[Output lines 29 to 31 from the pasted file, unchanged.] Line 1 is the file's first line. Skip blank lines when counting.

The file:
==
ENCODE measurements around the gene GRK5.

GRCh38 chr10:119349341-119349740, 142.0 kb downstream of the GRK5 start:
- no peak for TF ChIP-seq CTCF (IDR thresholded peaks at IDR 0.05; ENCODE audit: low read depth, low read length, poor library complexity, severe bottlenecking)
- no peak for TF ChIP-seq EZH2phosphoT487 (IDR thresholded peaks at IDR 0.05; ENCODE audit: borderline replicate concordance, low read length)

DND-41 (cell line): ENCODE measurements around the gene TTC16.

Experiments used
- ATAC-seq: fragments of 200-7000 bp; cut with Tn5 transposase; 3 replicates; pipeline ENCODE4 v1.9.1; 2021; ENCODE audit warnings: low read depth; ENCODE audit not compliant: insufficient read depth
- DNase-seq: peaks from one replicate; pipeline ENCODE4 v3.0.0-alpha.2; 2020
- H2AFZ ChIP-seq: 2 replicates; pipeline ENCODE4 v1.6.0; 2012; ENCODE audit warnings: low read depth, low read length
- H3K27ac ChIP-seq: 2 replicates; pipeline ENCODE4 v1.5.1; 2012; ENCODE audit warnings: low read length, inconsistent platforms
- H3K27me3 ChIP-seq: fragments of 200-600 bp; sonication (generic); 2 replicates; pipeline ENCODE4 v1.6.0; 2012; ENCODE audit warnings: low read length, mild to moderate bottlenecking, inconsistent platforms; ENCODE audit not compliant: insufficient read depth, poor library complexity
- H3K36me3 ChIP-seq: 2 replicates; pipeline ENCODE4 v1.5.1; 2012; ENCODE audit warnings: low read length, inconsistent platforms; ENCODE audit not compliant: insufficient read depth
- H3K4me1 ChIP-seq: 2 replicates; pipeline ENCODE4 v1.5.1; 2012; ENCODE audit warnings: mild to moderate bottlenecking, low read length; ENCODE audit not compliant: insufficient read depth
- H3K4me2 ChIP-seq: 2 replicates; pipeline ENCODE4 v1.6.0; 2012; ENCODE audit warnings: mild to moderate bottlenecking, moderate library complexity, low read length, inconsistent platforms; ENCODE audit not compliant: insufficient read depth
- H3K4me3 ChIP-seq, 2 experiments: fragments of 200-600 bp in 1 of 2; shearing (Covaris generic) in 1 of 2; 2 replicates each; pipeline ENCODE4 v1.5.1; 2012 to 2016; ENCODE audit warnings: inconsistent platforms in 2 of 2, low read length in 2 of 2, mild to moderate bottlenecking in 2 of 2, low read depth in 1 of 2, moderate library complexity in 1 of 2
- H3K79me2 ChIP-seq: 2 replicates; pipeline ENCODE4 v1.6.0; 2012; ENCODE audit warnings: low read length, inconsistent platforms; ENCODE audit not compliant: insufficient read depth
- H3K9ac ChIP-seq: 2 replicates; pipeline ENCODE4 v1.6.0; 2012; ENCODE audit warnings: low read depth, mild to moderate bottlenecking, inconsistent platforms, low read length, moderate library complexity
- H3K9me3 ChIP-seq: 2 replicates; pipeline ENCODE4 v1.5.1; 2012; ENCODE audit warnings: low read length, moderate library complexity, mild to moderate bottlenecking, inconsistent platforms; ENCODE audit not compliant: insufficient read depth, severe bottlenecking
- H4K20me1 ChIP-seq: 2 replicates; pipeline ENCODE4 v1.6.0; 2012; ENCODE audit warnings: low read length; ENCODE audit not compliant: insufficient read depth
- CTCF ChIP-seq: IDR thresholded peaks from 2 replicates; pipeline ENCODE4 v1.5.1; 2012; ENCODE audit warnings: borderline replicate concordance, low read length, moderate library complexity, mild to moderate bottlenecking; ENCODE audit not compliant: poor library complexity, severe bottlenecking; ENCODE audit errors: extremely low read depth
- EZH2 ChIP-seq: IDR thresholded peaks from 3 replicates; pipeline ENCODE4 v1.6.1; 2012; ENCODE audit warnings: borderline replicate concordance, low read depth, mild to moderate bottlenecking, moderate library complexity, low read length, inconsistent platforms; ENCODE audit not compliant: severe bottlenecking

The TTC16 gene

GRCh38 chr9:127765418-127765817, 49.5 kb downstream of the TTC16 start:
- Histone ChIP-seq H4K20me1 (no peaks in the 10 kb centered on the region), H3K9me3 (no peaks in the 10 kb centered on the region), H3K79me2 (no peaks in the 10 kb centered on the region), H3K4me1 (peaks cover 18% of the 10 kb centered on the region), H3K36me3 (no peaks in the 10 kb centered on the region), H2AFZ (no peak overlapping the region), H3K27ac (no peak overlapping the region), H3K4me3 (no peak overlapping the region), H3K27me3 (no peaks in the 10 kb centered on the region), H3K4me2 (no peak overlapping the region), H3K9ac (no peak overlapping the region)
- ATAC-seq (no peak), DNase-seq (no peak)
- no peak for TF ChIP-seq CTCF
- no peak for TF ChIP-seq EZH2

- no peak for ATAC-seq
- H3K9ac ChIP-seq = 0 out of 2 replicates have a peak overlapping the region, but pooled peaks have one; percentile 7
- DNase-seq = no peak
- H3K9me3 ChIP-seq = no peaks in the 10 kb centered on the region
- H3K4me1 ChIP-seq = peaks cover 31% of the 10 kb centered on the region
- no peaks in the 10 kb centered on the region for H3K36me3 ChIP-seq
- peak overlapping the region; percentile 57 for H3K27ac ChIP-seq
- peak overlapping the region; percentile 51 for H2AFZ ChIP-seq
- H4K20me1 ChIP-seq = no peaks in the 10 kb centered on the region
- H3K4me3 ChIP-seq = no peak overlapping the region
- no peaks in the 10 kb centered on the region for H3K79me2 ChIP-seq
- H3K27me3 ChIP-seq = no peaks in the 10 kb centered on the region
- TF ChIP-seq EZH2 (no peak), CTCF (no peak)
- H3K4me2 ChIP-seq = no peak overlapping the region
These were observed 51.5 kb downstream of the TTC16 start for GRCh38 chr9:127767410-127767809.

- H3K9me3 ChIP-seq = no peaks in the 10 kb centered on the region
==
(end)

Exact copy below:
- H3K9ac ChIP-seq = 0 out of 2 replicates have a peak overlapping the region, but pooled peaks have one; percentile 7
- DNase-seq = no peak
- H3K9me3 ChIP-seq = no peaks in the 10 kb centered on the region